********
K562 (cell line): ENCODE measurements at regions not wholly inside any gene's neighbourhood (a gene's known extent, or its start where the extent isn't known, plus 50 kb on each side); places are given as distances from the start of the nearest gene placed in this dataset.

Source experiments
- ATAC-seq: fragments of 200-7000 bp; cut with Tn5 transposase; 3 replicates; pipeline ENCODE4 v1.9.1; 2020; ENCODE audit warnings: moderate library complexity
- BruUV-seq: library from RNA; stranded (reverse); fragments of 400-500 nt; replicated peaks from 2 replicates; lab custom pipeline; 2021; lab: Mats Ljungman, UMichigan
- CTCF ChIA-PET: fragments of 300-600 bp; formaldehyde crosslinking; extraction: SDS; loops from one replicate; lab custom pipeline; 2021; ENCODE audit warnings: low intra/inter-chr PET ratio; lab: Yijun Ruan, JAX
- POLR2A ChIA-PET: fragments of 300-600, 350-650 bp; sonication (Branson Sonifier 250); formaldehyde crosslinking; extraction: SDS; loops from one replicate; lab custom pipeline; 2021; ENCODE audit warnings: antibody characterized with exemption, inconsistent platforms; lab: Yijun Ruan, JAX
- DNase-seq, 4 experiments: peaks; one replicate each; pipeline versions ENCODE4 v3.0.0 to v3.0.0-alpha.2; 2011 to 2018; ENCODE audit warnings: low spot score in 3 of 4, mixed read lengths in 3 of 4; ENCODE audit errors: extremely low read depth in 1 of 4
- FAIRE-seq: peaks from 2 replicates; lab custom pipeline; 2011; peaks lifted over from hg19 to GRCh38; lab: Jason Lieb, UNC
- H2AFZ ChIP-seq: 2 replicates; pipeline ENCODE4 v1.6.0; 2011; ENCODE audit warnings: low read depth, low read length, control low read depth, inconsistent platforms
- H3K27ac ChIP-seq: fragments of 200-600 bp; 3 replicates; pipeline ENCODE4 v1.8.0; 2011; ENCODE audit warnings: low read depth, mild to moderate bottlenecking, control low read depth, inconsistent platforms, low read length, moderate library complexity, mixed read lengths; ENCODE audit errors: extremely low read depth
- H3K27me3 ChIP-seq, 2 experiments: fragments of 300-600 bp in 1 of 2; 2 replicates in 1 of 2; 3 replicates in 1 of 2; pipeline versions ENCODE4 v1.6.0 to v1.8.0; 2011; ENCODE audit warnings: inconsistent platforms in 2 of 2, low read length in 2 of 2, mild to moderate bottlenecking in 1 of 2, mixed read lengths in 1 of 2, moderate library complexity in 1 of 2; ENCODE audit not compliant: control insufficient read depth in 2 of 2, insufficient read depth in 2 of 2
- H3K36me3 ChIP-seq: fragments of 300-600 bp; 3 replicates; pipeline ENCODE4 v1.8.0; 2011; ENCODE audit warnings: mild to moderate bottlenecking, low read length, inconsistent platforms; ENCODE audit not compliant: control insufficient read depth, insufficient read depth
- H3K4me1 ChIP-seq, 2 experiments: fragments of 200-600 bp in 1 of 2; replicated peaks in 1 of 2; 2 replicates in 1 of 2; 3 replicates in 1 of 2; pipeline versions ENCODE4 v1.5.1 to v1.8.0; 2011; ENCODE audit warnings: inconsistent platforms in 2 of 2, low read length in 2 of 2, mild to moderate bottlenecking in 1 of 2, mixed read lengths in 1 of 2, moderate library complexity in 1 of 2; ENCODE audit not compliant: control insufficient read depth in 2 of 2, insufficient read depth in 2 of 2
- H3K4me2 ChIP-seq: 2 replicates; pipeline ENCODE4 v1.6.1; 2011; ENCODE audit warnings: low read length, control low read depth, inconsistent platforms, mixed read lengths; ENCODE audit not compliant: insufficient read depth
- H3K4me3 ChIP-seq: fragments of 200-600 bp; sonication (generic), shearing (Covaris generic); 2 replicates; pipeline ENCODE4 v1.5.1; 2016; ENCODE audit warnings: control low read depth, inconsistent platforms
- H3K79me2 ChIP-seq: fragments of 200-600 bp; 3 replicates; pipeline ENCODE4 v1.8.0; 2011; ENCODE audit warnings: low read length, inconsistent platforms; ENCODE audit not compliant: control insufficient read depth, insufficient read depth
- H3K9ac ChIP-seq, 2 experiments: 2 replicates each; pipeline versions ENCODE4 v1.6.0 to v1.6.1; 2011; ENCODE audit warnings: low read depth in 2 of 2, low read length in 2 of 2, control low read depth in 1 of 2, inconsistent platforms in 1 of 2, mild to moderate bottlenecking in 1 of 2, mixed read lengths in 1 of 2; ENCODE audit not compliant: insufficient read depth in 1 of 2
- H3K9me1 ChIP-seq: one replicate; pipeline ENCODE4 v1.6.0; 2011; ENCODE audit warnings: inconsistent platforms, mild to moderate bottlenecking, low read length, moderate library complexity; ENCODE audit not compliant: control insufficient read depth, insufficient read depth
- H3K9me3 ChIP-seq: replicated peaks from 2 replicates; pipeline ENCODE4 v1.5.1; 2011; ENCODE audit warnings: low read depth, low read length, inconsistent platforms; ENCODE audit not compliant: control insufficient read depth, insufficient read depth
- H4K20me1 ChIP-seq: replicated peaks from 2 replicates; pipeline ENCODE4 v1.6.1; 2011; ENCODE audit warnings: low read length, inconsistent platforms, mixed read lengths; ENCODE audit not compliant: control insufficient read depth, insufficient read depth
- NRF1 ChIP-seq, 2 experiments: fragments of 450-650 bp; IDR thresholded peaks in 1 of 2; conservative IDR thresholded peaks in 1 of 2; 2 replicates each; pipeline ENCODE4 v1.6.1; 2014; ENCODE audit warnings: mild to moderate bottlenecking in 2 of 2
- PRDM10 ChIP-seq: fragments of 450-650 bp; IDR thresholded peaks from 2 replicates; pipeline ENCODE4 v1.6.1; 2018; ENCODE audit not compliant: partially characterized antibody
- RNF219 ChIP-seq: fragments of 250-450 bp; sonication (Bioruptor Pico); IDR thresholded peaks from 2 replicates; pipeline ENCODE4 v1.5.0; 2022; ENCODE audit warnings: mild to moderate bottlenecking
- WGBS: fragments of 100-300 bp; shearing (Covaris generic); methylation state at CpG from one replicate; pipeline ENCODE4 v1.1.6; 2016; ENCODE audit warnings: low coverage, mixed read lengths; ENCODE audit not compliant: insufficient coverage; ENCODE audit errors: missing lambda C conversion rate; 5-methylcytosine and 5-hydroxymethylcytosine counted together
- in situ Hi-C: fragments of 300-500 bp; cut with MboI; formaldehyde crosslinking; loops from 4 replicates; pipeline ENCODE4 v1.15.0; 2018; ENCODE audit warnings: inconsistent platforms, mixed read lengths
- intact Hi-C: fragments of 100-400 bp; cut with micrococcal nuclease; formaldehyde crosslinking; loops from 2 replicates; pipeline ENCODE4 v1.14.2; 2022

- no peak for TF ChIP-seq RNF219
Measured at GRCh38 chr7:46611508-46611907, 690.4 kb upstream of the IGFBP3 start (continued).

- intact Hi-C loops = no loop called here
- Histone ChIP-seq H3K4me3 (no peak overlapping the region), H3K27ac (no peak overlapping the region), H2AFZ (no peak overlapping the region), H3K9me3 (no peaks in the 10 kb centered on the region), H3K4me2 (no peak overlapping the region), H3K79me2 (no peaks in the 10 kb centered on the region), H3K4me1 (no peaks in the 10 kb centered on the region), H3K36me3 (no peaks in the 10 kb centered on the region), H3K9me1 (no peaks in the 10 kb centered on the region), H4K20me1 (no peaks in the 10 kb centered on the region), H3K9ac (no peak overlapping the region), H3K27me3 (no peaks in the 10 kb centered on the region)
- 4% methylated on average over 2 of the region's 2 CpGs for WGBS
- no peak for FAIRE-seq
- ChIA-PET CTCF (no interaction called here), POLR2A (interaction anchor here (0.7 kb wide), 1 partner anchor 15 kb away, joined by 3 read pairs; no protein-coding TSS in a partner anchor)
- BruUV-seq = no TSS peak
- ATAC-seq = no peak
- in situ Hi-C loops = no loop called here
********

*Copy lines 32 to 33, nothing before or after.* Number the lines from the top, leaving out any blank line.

- no peak for FAIRE-seq
- ChIA-PET CTCF (no interaction called here), POLR2A (interaction anchor here (0.7 kb wide), 1 partner anchor 15 kb away, joined by 3 read pairs; no protein-coding TSS in a partner anchor)